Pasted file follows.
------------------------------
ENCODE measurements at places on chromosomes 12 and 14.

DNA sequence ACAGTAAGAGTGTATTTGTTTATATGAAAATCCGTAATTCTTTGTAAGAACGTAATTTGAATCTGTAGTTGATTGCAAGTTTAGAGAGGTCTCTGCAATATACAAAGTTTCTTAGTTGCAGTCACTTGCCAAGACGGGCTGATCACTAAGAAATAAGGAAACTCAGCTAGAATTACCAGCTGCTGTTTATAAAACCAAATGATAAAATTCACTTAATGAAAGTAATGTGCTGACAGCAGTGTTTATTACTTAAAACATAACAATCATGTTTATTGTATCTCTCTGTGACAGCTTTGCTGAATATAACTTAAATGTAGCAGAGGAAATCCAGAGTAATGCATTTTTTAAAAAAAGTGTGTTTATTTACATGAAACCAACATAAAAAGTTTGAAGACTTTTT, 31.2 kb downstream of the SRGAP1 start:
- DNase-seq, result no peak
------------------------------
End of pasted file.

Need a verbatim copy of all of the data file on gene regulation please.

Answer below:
ENCODE measurements at places on chromosomes 12 and 14.

DNA sequence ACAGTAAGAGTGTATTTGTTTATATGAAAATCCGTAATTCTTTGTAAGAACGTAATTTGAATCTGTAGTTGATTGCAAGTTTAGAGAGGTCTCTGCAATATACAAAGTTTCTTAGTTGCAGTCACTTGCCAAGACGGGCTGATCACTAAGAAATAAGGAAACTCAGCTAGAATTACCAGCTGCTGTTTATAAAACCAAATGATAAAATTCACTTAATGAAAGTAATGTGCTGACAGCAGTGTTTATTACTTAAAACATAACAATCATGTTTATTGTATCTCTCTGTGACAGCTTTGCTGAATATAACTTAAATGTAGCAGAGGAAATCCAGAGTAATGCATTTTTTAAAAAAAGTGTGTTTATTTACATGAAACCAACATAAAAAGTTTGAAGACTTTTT, 31.2 kb downstream of the SRGAP1 start:
- DNase-seq, result no peak